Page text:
Material / Technique:
  • Date:
  • Technical examination / Scientific analysis
  • Stereomicroscopy
  • Infrared reflectography
  • X-radiography
  • Micro-sampling / cross-sections
  • Support
  • According to the owner lime wood (Tilia sp.) was identified as the wood species used for the support (Dr. Klein, Hamburg). The panel consists of two vertically aligned planks (width: from the top left 21.3/18.8 cm; from the bottom left 20.5/19.6 cm). Both planks were painted on their left side (the opposite side to the heartwood). The joins were not reinforced with canvas or tow. Some small knots remain in the panel. The proportions and size of the support are similar to those of the standard format 'C' (h: 51 - 59 cm, w: 34 - 40 cm) employed by the Cranach workshop.
    The reverse of the panel was smoothed with a block plane in the direction of the grain. The maximum width of the plane marks is c. 1.8 cm. The upper and lower edges exhibit a broad bevel, the side edges are straight. The panel is c. 0.8 cm thick here. It could not be established whether the dimensions were altered at a later stage. The wood was left exposed on the reverse.
  • Ground and Imprimatura
  • - the white ground contains calcium carbonate (chalk). The panel was fixed in a working frame when the ground was applied. The barbe along the edges is accompanied by an incised line that was executed with a relatively blunt instrument. The ground was applied in a number of layers.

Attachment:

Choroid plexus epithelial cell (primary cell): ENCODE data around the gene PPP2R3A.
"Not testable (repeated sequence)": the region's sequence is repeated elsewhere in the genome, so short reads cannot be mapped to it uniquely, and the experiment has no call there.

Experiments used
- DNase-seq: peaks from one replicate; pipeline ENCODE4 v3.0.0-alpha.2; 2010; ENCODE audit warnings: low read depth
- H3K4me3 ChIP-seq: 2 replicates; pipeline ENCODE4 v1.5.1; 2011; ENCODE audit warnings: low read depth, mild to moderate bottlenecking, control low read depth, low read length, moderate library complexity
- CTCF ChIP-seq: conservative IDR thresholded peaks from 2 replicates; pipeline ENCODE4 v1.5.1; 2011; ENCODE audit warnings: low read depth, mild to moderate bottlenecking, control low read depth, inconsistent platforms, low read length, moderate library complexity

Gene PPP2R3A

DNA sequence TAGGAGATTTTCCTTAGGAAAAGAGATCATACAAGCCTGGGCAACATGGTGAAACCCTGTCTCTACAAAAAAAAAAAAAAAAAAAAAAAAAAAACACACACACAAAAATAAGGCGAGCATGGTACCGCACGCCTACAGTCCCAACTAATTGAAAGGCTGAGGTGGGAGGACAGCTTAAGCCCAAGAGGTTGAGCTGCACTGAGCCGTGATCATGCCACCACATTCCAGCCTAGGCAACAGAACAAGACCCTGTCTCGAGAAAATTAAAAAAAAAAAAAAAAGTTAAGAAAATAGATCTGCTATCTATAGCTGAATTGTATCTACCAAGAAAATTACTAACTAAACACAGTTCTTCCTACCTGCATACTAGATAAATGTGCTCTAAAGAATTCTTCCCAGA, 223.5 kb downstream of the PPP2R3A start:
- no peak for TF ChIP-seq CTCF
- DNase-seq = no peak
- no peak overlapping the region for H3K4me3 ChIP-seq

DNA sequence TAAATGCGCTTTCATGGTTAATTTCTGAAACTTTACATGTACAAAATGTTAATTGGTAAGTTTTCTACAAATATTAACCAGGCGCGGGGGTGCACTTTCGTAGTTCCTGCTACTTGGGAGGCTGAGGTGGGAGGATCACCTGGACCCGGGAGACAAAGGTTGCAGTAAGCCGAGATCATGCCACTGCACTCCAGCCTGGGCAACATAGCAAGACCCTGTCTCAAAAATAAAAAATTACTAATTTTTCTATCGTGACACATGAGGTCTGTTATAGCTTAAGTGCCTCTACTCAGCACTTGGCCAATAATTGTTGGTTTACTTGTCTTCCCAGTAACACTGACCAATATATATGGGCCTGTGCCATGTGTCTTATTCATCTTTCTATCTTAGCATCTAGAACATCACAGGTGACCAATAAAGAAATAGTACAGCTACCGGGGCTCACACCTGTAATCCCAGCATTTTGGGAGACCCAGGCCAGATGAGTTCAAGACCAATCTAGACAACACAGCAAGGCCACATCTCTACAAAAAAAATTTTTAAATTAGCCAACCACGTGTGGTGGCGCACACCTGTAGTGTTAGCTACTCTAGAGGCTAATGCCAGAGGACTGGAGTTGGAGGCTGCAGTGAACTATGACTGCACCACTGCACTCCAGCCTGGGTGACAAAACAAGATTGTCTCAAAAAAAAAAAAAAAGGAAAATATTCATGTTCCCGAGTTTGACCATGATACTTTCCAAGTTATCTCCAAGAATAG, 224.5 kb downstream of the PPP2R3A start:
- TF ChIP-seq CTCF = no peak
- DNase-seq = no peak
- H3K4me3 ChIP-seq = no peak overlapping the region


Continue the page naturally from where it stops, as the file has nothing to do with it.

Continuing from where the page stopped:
Neither the x-radiograph nor the cross-sections show the presence of a pigmented isolating layer (imprimatura).
  • Underdrawing
  • The underdrawing was executed with a brush employing an fluid black medium. Above the right shoulder it is visible to the naked eye through the abraded paint layers of the background. Contours and details were carefully defined with particularly long brushstrokes. The ductus suggests that these lines reinforce a design, which had already been transferred to the ground layer. Close parallel hatching-strokes mark the areas of shadow on the cheeks, cheekbones and the bridge of the nose.
    No corrections appear to have been made to the underdrawing. Deviations betweeen it and the final painted version are only visible in the moustache. This was initially positioned further down - similar to the portrait study in Bautzen. In comparison with the face the hat and the gown are strikingly free in their execution. The numerous broad and loosely drawn contours of the hat bear witness to the artist's search for a definitive shape.